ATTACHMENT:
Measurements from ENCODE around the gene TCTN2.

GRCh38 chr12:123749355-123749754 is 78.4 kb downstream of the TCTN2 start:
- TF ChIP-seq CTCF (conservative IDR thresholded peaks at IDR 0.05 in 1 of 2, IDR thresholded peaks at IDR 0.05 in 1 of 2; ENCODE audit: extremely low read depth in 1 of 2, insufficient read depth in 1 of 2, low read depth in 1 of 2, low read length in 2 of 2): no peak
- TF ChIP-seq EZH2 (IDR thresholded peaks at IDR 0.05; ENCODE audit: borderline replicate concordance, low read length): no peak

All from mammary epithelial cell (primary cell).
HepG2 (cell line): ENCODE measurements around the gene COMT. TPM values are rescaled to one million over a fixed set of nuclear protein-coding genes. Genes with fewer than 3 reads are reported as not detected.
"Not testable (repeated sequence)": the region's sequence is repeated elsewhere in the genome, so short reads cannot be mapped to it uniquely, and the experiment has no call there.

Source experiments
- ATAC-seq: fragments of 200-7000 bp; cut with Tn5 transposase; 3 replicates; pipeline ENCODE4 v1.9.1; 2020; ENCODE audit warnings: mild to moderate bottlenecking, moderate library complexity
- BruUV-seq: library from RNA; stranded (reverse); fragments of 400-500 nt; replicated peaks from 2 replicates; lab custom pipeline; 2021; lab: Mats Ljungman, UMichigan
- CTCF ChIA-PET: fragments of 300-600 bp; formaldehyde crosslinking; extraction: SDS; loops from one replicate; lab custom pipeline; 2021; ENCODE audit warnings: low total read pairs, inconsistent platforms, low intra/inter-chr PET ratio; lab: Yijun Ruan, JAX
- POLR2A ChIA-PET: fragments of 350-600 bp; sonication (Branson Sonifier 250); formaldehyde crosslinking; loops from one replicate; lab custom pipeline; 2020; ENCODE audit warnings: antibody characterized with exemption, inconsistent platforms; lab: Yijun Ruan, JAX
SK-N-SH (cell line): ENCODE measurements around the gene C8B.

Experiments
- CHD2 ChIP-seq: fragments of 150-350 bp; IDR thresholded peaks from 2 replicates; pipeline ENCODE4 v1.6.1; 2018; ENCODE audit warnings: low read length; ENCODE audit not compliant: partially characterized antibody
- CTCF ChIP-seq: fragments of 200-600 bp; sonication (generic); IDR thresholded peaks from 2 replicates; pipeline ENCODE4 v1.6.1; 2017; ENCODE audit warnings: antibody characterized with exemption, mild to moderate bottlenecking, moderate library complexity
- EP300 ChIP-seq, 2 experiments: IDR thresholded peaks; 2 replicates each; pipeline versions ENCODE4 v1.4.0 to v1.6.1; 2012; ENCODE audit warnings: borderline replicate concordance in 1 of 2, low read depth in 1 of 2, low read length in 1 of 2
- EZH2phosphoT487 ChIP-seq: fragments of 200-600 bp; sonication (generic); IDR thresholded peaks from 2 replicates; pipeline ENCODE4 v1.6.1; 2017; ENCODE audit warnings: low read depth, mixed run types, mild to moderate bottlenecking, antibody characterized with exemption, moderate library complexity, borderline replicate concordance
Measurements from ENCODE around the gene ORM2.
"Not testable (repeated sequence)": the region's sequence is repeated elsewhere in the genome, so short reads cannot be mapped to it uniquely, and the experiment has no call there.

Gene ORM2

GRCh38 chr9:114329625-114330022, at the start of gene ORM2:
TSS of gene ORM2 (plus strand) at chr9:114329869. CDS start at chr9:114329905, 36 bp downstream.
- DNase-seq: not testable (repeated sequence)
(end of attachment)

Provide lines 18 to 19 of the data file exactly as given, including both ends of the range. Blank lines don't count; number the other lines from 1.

- EZH2phosphoT487 ChIP-seq: fragments of 200-600 bp; sonication (generic); IDR thresholded peaks from 2 replicates; pipeline ENCODE4 v1.6.1; 2017; ENCODE audit warnings: low read depth, mixed run types, mild to moderate bottlenecking, antibody characterized with exemption, moderate library complexity, borderline replicate concordance
Measurements from ENCODE around the gene ORM2.